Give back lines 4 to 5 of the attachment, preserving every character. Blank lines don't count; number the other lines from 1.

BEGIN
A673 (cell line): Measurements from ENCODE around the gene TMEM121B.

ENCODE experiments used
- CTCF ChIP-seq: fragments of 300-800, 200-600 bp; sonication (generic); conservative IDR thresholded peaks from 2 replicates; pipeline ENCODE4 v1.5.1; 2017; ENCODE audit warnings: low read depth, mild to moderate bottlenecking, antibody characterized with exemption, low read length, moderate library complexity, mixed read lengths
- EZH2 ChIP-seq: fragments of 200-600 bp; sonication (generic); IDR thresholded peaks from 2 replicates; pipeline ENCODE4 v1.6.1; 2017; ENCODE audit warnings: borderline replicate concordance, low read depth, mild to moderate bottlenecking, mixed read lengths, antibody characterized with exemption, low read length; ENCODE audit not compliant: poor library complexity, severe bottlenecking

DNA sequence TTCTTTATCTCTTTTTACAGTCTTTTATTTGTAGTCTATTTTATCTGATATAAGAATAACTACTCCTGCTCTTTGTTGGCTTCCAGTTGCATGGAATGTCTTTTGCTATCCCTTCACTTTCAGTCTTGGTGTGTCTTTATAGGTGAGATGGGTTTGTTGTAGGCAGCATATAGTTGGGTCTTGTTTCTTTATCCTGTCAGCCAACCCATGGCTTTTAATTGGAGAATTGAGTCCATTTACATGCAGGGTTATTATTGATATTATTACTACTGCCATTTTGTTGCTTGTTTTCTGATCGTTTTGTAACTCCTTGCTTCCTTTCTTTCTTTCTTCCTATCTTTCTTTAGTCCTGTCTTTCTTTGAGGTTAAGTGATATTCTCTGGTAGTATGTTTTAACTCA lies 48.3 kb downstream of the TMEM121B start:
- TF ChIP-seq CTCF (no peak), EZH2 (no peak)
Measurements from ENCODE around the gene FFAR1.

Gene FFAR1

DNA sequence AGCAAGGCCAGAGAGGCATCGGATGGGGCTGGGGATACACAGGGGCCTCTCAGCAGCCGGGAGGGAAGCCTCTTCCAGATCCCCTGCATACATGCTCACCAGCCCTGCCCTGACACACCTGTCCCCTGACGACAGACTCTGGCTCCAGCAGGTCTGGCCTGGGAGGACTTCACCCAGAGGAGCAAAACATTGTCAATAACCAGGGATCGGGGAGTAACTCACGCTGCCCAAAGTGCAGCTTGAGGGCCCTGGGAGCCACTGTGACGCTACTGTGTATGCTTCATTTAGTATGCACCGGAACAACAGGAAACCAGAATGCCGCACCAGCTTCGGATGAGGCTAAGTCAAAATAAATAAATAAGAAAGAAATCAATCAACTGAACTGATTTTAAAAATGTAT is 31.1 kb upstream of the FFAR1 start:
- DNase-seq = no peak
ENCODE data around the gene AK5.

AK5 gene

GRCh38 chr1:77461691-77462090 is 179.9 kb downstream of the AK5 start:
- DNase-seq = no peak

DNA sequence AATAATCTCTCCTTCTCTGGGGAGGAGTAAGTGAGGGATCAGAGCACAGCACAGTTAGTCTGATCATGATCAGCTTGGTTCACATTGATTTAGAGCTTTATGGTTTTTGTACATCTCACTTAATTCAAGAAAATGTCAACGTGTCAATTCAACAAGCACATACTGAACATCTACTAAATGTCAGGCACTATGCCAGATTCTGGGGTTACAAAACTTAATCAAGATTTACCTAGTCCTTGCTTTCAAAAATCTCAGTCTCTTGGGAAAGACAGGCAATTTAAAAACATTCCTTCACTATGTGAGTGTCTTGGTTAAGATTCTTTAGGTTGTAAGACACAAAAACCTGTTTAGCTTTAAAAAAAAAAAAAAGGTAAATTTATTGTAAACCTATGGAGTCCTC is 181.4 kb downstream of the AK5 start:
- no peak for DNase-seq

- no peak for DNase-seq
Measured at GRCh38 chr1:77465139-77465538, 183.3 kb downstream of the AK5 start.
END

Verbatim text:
- EZH2 ChIP-seq: fragments of 200-600 bp; sonication (generic); IDR thresholded peaks from 2 replicates; pipeline ENCODE4 v1.6.1; 2017; ENCODE audit warnings: borderline replicate concordance, low read depth, mild to moderate bottlenecking, mixed read lengths, antibody characterized with exemption, low read length; ENCODE audit not compliant: poor library complexity, severe bottlenecking

DNA sequence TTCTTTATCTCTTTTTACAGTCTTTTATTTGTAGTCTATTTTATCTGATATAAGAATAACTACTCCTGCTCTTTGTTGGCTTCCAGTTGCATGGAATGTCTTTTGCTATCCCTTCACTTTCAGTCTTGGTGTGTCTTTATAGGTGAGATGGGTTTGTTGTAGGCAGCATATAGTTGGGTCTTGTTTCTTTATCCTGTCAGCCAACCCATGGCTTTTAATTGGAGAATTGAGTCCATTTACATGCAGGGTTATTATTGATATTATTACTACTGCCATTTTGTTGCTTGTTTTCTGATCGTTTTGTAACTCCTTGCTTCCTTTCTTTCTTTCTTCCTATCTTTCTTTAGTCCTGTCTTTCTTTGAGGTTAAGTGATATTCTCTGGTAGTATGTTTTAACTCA lies 48.3 kb downstream of the TMEM121B start: